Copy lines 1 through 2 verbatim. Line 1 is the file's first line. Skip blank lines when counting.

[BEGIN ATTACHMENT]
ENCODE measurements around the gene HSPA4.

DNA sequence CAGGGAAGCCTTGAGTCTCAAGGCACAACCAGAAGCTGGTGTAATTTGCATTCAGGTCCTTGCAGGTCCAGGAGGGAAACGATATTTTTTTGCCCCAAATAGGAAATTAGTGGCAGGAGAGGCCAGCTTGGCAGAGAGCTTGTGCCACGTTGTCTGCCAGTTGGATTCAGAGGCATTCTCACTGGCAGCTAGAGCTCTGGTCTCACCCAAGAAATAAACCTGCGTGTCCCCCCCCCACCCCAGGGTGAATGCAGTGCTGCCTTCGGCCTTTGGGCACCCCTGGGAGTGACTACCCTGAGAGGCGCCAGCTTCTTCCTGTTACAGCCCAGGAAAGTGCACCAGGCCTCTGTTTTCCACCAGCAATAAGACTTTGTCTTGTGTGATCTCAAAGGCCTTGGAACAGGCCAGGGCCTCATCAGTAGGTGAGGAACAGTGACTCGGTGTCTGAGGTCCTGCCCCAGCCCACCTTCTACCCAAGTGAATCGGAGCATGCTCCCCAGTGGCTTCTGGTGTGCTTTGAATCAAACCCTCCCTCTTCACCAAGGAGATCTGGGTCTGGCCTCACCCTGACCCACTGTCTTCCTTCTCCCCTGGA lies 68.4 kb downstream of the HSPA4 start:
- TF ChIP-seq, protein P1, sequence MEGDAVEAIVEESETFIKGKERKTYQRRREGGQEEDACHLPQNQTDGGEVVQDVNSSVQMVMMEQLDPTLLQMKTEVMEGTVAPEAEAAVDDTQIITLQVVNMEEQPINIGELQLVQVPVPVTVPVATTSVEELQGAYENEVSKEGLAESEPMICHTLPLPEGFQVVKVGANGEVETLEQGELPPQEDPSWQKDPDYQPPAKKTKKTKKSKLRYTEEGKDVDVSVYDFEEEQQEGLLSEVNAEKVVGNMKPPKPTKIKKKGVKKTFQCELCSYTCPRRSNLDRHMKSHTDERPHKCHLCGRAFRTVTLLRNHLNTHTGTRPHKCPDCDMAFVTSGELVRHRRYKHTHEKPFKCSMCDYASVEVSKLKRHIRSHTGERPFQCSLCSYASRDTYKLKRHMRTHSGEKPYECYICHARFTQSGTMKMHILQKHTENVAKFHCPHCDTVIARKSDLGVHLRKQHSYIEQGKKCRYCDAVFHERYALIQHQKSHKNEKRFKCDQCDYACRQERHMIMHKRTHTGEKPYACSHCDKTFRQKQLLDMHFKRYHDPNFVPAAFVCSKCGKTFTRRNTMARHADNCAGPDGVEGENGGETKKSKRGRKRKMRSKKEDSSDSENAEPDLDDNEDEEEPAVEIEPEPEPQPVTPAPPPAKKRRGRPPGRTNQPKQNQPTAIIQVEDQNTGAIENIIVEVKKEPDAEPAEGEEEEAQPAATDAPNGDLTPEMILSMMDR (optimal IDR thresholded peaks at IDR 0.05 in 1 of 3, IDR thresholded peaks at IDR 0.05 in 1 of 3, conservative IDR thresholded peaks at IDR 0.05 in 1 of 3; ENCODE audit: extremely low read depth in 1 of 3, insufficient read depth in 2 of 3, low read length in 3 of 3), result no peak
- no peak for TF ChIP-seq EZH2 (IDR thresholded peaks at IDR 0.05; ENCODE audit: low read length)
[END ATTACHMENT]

ENCODE measurements around the gene HSPA4.

DNA sequence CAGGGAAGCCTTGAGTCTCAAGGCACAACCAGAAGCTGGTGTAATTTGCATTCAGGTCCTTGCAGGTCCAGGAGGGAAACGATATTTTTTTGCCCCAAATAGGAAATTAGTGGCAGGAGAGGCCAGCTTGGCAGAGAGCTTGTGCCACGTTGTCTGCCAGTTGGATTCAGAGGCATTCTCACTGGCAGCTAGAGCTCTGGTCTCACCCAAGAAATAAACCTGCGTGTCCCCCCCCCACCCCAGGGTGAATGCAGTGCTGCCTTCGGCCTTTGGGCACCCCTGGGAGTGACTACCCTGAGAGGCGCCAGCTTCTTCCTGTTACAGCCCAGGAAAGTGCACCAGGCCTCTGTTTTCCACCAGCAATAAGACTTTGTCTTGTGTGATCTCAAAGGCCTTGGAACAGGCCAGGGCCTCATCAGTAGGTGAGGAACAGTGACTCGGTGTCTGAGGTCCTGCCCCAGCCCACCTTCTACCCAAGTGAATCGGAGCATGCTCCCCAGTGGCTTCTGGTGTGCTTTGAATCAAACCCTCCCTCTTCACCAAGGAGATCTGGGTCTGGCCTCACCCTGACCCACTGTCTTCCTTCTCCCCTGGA lies 68.4 kb downstream of the HSPA4 start: